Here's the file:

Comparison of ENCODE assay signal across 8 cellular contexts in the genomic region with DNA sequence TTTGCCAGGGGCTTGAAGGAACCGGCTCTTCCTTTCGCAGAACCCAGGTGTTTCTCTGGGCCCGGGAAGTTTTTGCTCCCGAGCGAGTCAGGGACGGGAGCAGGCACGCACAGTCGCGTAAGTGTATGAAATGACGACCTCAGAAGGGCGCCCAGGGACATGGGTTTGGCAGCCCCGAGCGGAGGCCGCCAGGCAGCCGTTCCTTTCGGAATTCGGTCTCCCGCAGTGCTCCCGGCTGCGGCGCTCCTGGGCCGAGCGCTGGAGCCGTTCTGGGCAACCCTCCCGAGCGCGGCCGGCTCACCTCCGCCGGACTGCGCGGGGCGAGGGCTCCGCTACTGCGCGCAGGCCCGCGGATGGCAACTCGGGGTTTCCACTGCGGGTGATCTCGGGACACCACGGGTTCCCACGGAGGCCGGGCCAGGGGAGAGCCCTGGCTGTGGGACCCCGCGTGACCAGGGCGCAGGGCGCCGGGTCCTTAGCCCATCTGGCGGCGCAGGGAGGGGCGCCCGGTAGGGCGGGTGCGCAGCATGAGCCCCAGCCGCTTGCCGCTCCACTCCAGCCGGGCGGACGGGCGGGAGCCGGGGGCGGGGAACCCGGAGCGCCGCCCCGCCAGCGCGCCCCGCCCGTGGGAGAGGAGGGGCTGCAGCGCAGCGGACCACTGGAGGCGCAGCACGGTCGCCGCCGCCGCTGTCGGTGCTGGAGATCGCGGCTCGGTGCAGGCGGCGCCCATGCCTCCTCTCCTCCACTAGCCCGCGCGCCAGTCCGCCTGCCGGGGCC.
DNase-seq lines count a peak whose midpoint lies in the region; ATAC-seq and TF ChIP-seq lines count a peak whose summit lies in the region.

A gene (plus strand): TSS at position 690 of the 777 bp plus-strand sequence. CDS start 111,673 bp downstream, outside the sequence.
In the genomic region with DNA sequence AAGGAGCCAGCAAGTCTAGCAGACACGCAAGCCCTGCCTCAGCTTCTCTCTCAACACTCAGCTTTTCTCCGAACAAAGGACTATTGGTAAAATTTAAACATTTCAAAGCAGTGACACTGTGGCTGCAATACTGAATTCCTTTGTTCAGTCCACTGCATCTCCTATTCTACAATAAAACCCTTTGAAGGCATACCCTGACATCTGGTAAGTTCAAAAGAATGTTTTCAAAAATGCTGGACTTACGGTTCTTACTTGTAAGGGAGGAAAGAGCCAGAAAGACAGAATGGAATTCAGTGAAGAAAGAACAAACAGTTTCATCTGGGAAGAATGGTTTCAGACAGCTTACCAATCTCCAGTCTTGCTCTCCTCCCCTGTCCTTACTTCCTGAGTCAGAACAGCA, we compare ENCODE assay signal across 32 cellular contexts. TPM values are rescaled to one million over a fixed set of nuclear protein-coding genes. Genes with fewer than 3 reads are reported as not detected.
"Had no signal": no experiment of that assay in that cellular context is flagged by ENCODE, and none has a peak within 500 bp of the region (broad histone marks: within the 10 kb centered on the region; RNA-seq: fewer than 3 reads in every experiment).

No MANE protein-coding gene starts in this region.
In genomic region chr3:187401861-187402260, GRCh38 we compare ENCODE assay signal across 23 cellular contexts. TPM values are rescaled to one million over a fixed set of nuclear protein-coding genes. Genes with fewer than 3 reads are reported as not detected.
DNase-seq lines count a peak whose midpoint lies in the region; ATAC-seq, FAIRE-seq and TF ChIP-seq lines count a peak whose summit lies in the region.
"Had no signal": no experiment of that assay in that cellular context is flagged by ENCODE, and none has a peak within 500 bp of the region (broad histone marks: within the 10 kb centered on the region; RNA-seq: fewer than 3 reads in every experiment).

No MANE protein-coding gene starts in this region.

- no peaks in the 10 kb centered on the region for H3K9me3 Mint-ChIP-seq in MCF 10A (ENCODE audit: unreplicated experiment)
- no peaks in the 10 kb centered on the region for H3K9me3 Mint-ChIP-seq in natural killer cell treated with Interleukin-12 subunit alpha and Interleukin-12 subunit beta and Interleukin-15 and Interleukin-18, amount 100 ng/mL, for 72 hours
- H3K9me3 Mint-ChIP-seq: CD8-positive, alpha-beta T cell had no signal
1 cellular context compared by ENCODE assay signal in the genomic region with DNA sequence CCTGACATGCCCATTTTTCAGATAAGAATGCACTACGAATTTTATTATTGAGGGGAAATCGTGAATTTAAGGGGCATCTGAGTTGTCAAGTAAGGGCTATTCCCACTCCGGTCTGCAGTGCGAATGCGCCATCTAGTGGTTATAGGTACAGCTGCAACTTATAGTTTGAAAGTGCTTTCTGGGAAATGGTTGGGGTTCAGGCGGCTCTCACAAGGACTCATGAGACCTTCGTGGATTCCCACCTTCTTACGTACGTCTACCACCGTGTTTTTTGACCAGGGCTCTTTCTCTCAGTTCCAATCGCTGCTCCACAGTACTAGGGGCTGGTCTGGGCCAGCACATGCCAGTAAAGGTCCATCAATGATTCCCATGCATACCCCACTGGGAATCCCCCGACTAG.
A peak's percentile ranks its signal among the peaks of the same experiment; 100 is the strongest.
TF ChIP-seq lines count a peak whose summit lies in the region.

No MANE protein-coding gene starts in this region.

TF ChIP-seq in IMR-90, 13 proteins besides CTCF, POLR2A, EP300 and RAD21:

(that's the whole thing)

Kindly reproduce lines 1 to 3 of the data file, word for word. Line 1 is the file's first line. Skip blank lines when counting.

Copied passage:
Comparison of ENCODE assay signal across 8 cellular contexts in the genomic region with DNA sequence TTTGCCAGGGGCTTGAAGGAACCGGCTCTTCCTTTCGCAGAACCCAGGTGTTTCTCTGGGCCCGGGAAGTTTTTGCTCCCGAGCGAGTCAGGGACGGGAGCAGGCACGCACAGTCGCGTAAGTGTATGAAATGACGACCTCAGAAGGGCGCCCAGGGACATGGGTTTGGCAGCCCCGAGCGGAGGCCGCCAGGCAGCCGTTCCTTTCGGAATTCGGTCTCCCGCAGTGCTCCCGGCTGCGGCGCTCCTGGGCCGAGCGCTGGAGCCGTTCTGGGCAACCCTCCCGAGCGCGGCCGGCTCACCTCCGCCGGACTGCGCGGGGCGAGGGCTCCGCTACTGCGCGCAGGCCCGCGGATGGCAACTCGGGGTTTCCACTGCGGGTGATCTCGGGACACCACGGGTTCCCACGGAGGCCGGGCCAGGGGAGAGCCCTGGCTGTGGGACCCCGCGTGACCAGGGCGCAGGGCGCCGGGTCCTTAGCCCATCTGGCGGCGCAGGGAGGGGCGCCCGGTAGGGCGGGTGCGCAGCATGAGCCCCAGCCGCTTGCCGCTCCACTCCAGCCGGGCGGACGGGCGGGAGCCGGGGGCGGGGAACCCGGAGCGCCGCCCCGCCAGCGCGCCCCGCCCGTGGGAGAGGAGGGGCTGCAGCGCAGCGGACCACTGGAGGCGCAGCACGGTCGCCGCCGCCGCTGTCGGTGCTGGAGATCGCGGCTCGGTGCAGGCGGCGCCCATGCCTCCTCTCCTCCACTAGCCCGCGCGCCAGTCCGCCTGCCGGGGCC.
DNase-seq lines count a peak whose midpoint lies in the region; ATAC-seq and TF ChIP-seq lines count a peak whose summit lies in the region.

A gene (plus strand): TSS at position 690 of the 777 bp plus-strand sequence. CDS start 111,673 bp downstream, outside the sequence.